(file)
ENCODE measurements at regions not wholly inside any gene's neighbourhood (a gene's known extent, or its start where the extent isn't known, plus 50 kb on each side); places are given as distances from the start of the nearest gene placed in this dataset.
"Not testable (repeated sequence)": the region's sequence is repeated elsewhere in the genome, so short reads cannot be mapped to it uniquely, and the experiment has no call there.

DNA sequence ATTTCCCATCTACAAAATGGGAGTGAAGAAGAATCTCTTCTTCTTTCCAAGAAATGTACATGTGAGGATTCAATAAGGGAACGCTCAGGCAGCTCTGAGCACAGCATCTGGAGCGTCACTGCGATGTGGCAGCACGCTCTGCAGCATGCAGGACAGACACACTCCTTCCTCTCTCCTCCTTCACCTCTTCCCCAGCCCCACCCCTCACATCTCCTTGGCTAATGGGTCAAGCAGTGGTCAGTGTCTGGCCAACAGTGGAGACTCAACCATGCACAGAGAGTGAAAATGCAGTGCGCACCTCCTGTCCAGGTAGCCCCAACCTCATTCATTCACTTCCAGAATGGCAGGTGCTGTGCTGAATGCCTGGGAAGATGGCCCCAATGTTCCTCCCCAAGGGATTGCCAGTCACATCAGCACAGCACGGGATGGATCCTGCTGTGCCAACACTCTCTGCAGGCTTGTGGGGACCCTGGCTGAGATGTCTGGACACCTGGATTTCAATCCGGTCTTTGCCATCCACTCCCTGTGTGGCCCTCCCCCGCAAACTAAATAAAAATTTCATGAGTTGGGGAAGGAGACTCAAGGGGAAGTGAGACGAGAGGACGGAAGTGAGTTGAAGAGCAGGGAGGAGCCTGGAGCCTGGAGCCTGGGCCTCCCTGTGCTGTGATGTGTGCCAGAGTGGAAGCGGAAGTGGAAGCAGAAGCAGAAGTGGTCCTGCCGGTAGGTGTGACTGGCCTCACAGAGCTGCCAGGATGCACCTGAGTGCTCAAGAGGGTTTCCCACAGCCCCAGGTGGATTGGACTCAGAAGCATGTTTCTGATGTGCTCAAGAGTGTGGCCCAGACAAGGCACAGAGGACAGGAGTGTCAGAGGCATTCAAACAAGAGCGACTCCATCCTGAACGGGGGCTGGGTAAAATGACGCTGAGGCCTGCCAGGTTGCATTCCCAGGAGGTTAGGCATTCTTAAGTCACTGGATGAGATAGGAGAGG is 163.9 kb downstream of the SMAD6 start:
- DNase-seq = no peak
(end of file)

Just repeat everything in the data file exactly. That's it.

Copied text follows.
ENCODE measurements at regions not wholly inside any gene's neighbourhood (a gene's known extent, or its start where the extent isn't known, plus 50 kb on each side); places are given as distances from the start of the nearest gene placed in this dataset.
"Not testable (repeated sequence)": the region's sequence is repeated elsewhere in the genome, so short reads cannot be mapped to it uniquely, and the experiment has no call there.

DNA sequence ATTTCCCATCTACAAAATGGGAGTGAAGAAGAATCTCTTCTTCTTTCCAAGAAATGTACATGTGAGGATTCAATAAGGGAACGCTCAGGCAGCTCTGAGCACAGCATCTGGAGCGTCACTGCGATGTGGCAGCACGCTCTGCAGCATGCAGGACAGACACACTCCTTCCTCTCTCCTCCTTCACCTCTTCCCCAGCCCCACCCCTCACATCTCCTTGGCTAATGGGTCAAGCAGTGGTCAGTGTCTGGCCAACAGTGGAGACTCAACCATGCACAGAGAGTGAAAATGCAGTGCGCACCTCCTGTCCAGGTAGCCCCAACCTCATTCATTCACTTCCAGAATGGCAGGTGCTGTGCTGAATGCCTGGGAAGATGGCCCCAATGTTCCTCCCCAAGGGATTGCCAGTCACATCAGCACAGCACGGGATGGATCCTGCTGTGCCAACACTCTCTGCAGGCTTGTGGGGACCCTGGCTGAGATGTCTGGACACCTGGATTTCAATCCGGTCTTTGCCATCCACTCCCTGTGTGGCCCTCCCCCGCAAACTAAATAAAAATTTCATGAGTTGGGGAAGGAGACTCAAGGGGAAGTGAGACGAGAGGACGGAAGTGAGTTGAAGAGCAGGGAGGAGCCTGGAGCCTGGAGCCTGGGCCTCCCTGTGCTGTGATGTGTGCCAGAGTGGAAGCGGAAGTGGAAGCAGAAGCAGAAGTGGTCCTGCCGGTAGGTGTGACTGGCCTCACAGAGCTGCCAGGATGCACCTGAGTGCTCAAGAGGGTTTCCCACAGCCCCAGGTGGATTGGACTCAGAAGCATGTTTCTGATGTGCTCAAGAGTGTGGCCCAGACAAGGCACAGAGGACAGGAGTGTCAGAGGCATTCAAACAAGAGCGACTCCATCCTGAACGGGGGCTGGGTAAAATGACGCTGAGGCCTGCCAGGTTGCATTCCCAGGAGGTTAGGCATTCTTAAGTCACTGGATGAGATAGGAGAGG is 163.9 kb downstream of the SMAD6 start:
- DNase-seq = no peak